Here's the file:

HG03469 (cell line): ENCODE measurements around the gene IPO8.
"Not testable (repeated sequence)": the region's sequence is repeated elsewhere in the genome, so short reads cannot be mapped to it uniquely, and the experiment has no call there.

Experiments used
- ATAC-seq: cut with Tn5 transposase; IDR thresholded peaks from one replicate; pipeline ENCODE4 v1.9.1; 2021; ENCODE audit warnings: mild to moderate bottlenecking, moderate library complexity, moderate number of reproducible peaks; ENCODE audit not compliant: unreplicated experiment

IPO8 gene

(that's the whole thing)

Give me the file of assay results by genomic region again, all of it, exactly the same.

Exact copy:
HG03469 (cell line): ENCODE measurements around the gene IPO8.
"Not testable (repeated sequence)": the region's sequence is repeated elsewhere in the genome, so short reads cannot be mapped to it uniquely, and the experiment has no call there.

Experiments used
- ATAC-seq: cut with Tn5 transposase; IDR thresholded peaks from one replicate; pipeline ENCODE4 v1.9.1; 2021; ENCODE audit warnings: mild to moderate bottlenecking, moderate library complexity, moderate number of reproducible peaks; ENCODE audit not compliant: unreplicated experiment

IPO8 gene